Never forget that Tether used to tell you that it was 100% backed by U.S. currency, and it was only after an investigation by the New York Attorney General (NYAG) forced its hand that it ever admitted that this wasn’t the case.
With that in mind: last week, Tether apparently released the first of its AG-mandated reserves reports to the world. This is required by Tether’s settlement with the NYAG, the company must submit one each quarter for the next two years. I say apparently because what Tether actually released is a one-page document containing two pie charts: one which shows the makeup of Tether’s reserves as being 74.85% “cash & cash equivalents,” and another which further breaks down what ‘cash and cash equivalents’ means.
The breakdown is provided without context and without any note as to how the figures were calculated, as you might expect from something prepared by a third-party accountant. There’s also nothing explicit to say that this is what Tether submitted to the AG as part of the settlement. As presented, the numbers tell us virtually nothing concrete about the actual breakdown of Tether’s reserves.
With that in mind, what is Tether trying to tell us with these figures?
The 75.85% figure is in line with the 74% given by Tether general counsel Stuart Hoegner in his affidavit to the New York Attorney General’s office. However, the breakdown of “cash and cash equivalents” represents another surreptitious walk-back of representations previously made by the company: only 3.87% of this category is constituted by cash, meaning cash accounts for a measly 2.94% of Tether’s entire reserves:
This is a far cry from the days when Tether was trying to convince us that every tether in circulation was backed by a matching U.S. dollar.
The other items listed in the breakdown, such as the 65.39% worth of “commercial paper,” are next to meaningless in this context (what little there is to speculate about isn’t encouraging). Had Tether released a third-party audit of its reserves—as critics have consistently asked for – we would be able to tell from disclosures made in the report and the accounting standards used exactly what these items constitute. As this is no more than two barely annotated pie charts, we cannot guess. There is so much room for interpretation within a phrase like ‘commercial paper’ that without a definition, it is meaningless.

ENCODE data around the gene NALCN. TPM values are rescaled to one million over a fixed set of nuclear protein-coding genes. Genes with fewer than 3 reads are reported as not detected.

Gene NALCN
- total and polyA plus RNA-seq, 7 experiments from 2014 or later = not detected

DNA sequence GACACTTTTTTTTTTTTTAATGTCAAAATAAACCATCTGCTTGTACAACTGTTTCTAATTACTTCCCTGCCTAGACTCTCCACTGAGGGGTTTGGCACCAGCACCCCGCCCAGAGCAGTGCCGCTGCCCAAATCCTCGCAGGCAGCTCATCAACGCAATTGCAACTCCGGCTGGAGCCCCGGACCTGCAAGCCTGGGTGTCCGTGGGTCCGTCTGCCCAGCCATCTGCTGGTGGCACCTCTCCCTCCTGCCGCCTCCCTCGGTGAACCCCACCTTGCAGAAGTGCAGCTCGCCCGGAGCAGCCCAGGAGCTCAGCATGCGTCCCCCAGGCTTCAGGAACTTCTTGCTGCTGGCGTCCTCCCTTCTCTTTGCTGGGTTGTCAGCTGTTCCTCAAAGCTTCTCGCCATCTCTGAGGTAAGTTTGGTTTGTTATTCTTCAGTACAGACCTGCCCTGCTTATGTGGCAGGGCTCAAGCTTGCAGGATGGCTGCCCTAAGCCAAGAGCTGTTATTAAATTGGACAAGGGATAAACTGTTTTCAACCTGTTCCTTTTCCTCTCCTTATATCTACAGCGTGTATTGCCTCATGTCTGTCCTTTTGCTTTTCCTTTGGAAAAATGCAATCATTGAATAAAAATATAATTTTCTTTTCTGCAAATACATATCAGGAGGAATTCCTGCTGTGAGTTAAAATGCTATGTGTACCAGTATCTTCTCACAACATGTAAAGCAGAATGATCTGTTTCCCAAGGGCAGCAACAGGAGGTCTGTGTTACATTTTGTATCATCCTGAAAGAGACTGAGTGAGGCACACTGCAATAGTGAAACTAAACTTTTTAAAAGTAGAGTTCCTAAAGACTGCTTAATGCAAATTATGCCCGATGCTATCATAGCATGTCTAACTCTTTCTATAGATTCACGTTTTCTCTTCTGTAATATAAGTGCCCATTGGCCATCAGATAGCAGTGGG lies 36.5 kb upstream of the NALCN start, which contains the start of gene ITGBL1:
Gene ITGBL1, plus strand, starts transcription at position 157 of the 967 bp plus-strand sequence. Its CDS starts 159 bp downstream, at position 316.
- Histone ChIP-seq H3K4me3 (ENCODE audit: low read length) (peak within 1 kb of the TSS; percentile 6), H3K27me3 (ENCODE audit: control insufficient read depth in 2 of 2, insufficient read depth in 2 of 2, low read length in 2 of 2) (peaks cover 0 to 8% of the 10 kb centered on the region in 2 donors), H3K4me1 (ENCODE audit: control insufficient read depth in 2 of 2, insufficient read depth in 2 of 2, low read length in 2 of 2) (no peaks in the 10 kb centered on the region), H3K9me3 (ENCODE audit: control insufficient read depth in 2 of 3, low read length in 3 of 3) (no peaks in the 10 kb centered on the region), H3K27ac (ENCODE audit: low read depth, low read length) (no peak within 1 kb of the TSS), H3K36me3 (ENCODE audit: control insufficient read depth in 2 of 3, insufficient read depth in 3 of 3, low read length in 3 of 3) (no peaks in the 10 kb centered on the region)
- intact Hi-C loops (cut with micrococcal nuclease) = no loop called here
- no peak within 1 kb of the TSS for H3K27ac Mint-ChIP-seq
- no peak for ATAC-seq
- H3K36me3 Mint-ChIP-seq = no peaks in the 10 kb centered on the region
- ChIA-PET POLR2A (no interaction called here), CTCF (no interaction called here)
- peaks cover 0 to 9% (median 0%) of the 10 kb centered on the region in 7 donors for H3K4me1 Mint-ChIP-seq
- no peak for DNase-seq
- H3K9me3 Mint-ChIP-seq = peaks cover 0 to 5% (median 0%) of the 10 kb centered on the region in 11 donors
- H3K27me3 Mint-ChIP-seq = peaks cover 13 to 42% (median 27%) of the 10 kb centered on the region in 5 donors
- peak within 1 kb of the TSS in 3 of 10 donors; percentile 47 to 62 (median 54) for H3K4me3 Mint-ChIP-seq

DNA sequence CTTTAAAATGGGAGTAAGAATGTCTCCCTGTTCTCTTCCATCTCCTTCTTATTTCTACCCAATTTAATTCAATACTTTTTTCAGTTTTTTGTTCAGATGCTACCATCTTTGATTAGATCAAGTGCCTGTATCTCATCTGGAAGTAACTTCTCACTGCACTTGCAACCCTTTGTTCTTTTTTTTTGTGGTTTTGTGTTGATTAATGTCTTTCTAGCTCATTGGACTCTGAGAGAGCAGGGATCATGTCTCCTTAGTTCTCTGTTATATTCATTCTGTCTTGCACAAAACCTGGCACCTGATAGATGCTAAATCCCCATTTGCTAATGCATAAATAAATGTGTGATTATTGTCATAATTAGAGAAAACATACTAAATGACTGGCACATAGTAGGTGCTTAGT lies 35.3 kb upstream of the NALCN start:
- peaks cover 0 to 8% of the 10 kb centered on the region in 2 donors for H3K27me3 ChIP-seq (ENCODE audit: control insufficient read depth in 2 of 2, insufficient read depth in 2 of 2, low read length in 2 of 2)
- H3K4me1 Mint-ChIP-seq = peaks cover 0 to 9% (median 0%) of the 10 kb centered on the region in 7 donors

So, while the statement “Tether is 100% backed” may be trivially true in that Tether issues USDT and also holds assets of some kind, this is not what Tether means when it calls itself a ‘stablecoin.’ When a digital asset holds itself out as a ‘stablecoin,’ what matters is exactly what that coin is being backed by. If that backing only amounts to less than 4% cash, with the rest of the backing still practically unknowable, in what sense can tether ever be considered ‘stable’?
It appears that the only purpose this publication (and Tether’s prior attempts at transparency) is meant to serve is providing Tether’s uncritical supporters a headline from which to argue on Twitter, distracting from the truth: that we still know almost nothing about Tether’s reserves.
Tether knows what it’s doing
General counsel Stuart Hoegner has become the de-facto spokesperson for Tether, particularly when the question of its backing is concerned. In one way, this makes sense. As their general counsel, it’s only natural that Hoegner would take point in conversations with regulators and law enforcement. On the other hand, is it appropriate for Tether, via their in-house lawyer, to not only refuse to acknowledge the true details of the settlement with the NYAG, but actively misrepresent it? Almost every representation Tether has made as to its reserves has been misleading if not an outright lie, and that includes those which have come directly from Hoegner.
Hoegner’s public statements on Tether follow a clear pattern….